A massive comet heading towards the Sun has seemingly sprouted a set of gigantic bright horns after it underwent a bright and cold volcanic eruption, according to images shared by the Comet Chasers, a research group led by Helen Usher of Cardiff/The Open Universities.
The comet in question is 12P/Pons-Brooks, a gigantic comet thought to be around 34 kilometers in diameter. For context, that's around the entire length of the border between Austria and Lichtenstein.
The comet itself is one that is well-known to science, having been officially discovered back in the 1800s. It passes around the Sun every 71 years, with its next trip past Earth slated for April 21, 2024.
However, the comet was never perceived as having such enormous horns. And yet now, it seems to have horn-like emissions of light that are around 7,000 times wider than the comet itself. So what happened?
How did a comet get horns?
Comets are massive objects in space, just like asteroids, but unlike them, they're mostly made of dust, gas, and ice. It is also surrounded by a cloud of gas called a coma, which is what forms its tail. However, 12P/Pons-Brooks isn't just a comet – it's a cryovolcanic comet. This means it has so much gas and ice that builds up that it will eventually explode with cryomagma spewing out of the many cracks that form in the comet.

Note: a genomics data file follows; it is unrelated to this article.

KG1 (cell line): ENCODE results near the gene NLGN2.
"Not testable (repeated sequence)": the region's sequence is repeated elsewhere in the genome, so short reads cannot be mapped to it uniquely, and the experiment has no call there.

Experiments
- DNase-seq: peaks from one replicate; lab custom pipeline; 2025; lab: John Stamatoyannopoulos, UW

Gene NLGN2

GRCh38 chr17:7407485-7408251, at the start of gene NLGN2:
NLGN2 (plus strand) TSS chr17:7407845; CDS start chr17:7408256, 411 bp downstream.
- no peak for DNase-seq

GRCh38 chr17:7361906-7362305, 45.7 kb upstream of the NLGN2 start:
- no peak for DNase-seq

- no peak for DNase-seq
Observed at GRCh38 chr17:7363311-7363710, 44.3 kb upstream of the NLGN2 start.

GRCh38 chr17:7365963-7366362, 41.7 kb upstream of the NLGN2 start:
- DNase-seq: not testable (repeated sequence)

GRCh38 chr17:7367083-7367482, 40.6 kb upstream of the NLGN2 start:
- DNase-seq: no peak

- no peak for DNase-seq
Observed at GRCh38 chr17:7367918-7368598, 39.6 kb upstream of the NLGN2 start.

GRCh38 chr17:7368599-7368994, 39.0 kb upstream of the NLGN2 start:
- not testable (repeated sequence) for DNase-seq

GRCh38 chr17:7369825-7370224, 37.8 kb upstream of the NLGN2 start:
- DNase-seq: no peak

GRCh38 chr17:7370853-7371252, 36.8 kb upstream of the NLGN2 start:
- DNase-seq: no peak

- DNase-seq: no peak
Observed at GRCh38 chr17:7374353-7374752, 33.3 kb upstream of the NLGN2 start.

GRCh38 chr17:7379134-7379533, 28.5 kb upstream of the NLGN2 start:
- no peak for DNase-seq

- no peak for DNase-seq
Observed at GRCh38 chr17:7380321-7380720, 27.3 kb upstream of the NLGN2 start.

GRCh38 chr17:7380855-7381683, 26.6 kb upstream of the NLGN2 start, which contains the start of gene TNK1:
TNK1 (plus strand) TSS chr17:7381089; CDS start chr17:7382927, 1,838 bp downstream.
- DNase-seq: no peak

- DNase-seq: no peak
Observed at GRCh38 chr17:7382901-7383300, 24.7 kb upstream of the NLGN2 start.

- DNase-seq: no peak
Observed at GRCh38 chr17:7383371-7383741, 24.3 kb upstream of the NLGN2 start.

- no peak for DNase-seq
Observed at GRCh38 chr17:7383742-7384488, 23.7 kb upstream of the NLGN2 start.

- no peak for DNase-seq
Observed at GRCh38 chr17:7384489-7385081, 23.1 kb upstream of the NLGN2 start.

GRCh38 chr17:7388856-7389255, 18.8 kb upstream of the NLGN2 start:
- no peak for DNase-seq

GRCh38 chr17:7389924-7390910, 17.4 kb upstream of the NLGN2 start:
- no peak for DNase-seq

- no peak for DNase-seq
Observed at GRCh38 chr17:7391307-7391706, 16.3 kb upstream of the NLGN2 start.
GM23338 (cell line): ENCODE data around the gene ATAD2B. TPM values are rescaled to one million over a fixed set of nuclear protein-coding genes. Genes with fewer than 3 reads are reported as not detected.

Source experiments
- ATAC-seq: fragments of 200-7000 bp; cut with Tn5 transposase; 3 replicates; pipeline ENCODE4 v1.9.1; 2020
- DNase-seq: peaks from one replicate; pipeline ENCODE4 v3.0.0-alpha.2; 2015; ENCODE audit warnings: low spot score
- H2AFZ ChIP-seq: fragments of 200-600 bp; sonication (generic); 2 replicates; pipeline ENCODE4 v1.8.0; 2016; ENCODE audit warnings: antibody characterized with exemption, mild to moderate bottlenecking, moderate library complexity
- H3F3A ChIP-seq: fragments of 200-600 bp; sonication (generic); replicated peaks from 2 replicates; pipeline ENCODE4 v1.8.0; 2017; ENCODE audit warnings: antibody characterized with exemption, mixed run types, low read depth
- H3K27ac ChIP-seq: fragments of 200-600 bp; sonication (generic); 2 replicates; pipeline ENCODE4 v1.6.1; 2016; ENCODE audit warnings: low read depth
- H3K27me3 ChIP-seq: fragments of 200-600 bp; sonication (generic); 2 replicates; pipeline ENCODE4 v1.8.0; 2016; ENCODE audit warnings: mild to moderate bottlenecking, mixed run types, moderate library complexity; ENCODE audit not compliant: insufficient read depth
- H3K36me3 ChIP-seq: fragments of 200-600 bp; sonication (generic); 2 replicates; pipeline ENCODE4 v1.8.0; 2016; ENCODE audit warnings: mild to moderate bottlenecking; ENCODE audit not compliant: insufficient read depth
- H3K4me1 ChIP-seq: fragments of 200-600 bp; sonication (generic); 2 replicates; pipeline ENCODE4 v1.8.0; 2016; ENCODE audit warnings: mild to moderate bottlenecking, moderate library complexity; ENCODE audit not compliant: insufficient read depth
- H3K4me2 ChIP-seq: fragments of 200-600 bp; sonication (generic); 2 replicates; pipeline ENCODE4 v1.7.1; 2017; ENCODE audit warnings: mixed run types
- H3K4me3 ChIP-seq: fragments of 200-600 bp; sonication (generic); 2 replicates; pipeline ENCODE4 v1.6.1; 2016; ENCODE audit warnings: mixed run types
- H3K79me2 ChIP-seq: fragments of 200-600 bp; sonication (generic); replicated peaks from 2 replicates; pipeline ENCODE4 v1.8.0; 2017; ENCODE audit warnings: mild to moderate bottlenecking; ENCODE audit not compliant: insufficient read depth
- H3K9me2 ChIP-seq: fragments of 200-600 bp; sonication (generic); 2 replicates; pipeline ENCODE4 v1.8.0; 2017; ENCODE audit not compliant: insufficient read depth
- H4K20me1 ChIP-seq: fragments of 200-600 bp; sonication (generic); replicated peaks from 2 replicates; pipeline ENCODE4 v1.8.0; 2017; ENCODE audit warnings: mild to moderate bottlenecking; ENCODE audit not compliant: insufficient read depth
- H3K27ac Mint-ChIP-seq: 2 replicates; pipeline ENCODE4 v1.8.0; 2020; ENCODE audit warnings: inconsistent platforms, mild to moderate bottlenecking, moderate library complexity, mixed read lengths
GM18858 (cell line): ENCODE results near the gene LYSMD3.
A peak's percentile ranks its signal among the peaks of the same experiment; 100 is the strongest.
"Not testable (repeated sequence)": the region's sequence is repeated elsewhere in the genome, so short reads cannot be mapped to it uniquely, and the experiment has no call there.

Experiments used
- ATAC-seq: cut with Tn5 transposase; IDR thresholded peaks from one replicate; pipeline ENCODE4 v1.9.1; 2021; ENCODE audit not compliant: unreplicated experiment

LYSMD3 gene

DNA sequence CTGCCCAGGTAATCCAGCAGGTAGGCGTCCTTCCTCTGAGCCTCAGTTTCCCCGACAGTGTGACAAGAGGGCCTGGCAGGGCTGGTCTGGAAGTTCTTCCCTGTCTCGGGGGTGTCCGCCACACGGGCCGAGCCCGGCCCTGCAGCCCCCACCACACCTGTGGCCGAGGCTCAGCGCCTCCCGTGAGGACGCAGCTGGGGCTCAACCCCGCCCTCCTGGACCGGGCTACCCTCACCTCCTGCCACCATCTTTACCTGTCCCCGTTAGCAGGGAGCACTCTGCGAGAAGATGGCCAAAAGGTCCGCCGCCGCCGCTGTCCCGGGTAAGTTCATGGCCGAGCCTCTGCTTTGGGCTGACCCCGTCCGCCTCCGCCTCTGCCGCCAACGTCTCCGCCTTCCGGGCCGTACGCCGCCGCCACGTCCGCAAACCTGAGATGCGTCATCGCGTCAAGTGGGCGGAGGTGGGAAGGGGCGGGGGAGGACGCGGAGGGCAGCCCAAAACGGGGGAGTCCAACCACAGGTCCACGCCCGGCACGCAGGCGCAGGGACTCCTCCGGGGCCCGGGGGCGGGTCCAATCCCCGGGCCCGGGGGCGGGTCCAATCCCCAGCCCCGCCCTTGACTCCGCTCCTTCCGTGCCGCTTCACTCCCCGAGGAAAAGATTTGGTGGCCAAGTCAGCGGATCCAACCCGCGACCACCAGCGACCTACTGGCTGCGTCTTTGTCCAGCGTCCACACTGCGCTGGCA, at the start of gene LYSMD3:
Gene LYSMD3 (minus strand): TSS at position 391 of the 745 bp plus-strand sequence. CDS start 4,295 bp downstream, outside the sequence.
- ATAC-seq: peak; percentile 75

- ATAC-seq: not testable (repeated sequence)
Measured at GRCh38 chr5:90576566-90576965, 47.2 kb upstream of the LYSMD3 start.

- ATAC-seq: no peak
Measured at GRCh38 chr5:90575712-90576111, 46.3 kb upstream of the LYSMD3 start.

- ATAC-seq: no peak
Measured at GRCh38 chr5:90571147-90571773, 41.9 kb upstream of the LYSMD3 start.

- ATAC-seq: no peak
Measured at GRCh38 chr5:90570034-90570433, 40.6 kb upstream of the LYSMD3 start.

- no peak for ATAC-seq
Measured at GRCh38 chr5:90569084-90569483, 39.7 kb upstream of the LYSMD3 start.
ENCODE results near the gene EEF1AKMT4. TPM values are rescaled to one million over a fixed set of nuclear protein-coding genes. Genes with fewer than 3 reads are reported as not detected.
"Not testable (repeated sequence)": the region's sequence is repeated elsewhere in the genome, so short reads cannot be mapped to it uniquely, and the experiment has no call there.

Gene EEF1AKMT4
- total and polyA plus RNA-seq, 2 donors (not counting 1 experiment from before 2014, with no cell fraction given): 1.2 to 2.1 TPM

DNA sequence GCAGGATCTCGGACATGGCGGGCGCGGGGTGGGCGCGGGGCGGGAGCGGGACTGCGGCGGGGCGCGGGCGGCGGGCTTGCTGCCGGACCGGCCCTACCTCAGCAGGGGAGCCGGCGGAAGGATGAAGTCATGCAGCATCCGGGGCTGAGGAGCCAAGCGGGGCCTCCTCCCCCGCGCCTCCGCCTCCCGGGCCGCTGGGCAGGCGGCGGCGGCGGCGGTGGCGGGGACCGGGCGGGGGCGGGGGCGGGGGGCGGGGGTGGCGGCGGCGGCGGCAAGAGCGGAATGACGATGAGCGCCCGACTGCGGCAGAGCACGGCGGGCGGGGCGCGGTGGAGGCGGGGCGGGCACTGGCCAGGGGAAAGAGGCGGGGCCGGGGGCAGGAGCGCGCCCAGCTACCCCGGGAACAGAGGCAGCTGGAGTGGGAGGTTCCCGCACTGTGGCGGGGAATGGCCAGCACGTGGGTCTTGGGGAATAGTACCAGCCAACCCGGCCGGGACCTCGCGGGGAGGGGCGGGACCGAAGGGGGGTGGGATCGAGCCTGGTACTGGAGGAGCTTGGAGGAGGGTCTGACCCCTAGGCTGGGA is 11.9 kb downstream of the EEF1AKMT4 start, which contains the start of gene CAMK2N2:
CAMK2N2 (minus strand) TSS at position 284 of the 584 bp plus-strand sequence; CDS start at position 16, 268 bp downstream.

Now, this isn't actual magma. Rather, it's a mixture of gases and liquid hydrocarbon.
Though they are rare, other comets are known to have cryovolcanos. The most famous of these is likely 29P/Schwassmann-Wachmann, which has had several volcanic eruptions and is often dubbed one of the most volcanically active bodies in the solar system.
But on July 20, Elek Tamás of Harsona Observatory, Nyiregyhaza, Hungary noticed that the comet was 100 times brighter than it was the day before, with its coma now forming two horn-like patterns, which some experts have said made it looks like the Millenium Falcon spaceship from Star Wars, though which could also be compared to the saucer section of the USS Enterprise, with the trailing end of the "horns" resembling the ship's port nacelles.
But there are other cryovolcanic comets out there, and they don't have horns. So why does this one?
Speaking to LiveScience, British astronomer and cryovolcanic comet expert Dr. Richard Miles explained that this was likely due to the comet having an irregular shape. This irregularity would have partially blocked the gas, causing it to go elsewhere until eventually released like this.